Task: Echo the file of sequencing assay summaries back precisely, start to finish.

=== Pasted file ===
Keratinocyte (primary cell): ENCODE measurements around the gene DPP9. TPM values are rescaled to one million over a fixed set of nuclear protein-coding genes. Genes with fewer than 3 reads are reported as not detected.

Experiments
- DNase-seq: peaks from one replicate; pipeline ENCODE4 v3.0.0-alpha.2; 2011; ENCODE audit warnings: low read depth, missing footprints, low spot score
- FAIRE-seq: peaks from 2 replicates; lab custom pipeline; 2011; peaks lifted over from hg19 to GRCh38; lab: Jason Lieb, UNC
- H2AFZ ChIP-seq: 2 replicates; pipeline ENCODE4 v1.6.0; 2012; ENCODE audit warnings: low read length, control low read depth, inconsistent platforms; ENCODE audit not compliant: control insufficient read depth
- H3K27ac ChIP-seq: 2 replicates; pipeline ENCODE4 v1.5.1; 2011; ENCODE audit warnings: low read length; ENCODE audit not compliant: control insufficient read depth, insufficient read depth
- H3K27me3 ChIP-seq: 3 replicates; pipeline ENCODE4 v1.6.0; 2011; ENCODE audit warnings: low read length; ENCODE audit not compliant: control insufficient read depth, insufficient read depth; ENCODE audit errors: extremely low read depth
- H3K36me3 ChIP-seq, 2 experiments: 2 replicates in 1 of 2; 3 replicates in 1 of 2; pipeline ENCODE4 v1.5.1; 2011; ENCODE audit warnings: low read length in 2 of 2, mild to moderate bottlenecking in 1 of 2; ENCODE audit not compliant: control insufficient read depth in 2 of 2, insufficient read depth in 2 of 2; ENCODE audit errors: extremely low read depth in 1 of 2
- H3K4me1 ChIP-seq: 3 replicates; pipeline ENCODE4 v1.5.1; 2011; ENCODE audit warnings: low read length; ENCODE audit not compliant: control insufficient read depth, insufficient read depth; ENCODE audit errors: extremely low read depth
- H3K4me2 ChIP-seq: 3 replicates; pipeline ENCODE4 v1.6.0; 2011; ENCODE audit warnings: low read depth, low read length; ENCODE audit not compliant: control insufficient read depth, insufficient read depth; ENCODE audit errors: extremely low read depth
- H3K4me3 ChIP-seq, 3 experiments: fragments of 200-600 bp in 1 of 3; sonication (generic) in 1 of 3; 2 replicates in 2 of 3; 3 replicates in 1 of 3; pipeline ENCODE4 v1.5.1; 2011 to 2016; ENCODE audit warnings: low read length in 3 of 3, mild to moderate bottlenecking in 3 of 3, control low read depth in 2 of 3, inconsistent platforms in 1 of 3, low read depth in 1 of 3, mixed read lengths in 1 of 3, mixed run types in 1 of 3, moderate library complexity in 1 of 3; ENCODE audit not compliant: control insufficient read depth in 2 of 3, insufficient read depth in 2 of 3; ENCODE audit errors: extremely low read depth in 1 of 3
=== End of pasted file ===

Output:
Keratinocyte (primary cell): ENCODE measurements around the gene DPP9. TPM values are rescaled to one million over a fixed set of nuclear protein-coding genes. Genes with fewer than 3 reads are reported as not detected.

Experiments
- DNase-seq: peaks from one replicate; pipeline ENCODE4 v3.0.0-alpha.2; 2011; ENCODE audit warnings: low read depth, missing footprints, low spot score
- FAIRE-seq: peaks from 2 replicates; lab custom pipeline; 2011; peaks lifted over from hg19 to GRCh38; lab: Jason Lieb, UNC
- H2AFZ ChIP-seq: 2 replicates; pipeline ENCODE4 v1.6.0; 2012; ENCODE audit warnings: low read length, control low read depth, inconsistent platforms; ENCODE audit not compliant: control insufficient read depth
- H3K27ac ChIP-seq: 2 replicates; pipeline ENCODE4 v1.5.1; 2011; ENCODE audit warnings: low read length; ENCODE audit not compliant: control insufficient read depth, insufficient read depth
- H3K27me3 ChIP-seq: 3 replicates; pipeline ENCODE4 v1.6.0; 2011; ENCODE audit warnings: low read length; ENCODE audit not compliant: control insufficient read depth, insufficient read depth; ENCODE audit errors: extremely low read depth
- H3K36me3 ChIP-seq, 2 experiments: 2 replicates in 1 of 2; 3 replicates in 1 of 2; pipeline ENCODE4 v1.5.1; 2011; ENCODE audit warnings: low read length in 2 of 2, mild to moderate bottlenecking in 1 of 2; ENCODE audit not compliant: control insufficient read depth in 2 of 2, insufficient read depth in 2 of 2; ENCODE audit errors: extremely low read depth in 1 of 2
- H3K4me1 ChIP-seq: 3 replicates; pipeline ENCODE4 v1.5.1; 2011; ENCODE audit warnings: low read length; ENCODE audit not compliant: control insufficient read depth, insufficient read depth; ENCODE audit errors: extremely low read depth
- H3K4me2 ChIP-seq: 3 replicates; pipeline ENCODE4 v1.6.0; 2011; ENCODE audit warnings: low read depth, low read length; ENCODE audit not compliant: control insufficient read depth, insufficient read depth; ENCODE audit errors: extremely low read depth
- H3K4me3 ChIP-seq, 3 experiments: fragments of 200-600 bp in 1 of 3; sonication (generic) in 1 of 3; 2 replicates in 2 of 3; 3 replicates in 1 of 3; pipeline ENCODE4 v1.5.1; 2011 to 2016; ENCODE audit warnings: low read length in 3 of 3, mild to moderate bottlenecking in 3 of 3, control low read depth in 2 of 3, inconsistent platforms in 1 of 3, low read depth in 1 of 3, mixed read lengths in 1 of 3, mixed run types in 1 of 3, moderate library complexity in 1 of 3; ENCODE audit not compliant: control insufficient read depth in 2 of 3, insufficient read depth in 2 of 3; ENCODE audit errors: extremely low read depth in 1 of 3